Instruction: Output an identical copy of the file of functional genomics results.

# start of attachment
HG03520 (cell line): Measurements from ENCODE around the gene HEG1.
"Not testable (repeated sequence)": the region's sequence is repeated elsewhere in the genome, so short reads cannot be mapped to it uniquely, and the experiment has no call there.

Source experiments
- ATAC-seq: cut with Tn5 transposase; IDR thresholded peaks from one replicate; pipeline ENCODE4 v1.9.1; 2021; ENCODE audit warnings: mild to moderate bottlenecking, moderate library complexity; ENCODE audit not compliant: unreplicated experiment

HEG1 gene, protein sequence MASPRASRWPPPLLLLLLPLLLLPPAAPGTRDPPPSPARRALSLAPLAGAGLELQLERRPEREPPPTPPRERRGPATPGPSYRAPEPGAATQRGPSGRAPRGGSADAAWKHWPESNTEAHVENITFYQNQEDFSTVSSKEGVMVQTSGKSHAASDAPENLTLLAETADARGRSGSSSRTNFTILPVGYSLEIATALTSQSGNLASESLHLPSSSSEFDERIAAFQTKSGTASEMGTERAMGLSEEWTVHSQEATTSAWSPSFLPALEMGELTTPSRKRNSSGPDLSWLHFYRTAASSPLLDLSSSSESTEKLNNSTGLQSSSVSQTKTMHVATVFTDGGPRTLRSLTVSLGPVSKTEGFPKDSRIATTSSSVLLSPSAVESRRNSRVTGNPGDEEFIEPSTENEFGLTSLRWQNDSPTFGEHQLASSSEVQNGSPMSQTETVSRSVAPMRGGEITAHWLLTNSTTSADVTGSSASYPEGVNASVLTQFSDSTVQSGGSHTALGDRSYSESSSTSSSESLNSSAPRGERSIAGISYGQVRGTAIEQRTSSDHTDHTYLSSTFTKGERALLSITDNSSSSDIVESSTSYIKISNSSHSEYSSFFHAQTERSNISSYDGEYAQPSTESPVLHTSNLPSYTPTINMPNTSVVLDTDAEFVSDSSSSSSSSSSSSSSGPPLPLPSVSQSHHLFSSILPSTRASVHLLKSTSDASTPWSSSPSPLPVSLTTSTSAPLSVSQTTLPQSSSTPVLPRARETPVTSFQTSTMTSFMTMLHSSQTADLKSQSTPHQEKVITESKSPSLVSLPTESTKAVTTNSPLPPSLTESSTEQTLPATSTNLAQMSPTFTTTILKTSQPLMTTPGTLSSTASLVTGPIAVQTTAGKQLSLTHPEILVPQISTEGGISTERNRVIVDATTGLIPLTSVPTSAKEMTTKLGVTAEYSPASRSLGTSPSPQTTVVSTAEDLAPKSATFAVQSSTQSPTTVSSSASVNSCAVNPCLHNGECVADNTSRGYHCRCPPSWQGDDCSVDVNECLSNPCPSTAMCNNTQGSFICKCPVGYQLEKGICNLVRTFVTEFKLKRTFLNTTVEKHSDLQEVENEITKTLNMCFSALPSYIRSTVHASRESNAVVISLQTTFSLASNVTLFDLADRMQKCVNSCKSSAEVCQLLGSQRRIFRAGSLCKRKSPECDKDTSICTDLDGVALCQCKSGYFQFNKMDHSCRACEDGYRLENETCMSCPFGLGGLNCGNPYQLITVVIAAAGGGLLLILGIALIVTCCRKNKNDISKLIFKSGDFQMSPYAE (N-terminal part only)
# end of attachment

HG03520 (cell line): Measurements from ENCODE around the gene HEG1.
"Not testable (repeated sequence)": the region's sequence is repeated elsewhere in the genome, so short reads cannot be mapped to it uniquely, and the experiment has no call there.

Source experiments
- ATAC-seq: cut with Tn5 transposase; IDR thresholded peaks from one replicate; pipeline ENCODE4 v1.9.1; 2021; ENCODE audit warnings: mild to moderate bottlenecking, moderate library complexity; ENCODE audit not compliant: unreplicated experiment

HEG1 gene, protein sequence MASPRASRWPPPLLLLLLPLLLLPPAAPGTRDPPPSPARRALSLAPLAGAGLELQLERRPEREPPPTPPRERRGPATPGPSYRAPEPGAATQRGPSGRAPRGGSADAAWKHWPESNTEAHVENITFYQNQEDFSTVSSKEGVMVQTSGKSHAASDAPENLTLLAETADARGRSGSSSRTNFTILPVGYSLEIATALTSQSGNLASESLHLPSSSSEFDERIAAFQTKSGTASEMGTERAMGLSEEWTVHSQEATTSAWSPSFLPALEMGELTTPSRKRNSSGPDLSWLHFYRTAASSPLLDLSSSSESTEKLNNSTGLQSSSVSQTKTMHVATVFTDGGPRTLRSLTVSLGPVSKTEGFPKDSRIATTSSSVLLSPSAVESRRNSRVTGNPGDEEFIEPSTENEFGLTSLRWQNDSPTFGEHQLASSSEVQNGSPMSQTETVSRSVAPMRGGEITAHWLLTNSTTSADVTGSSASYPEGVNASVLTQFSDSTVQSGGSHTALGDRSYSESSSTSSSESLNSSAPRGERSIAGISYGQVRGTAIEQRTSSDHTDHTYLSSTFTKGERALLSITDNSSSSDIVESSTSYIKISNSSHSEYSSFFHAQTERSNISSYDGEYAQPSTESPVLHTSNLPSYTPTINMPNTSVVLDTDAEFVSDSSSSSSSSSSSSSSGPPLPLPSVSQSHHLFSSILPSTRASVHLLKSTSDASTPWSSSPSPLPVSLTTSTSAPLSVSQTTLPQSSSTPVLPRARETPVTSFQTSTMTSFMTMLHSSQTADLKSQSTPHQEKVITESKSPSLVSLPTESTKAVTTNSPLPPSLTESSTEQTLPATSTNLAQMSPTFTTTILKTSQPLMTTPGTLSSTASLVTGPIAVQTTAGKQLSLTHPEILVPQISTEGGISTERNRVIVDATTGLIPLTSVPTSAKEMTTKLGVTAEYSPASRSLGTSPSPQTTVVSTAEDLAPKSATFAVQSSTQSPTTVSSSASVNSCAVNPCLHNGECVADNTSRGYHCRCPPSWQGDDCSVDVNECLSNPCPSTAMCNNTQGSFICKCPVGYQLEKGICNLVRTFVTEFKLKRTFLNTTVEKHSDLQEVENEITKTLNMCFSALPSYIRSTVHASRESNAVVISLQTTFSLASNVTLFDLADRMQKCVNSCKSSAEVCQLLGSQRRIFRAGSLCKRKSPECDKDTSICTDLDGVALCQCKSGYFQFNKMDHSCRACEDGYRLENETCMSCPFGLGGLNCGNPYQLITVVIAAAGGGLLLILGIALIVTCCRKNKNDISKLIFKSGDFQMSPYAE (N-terminal part only)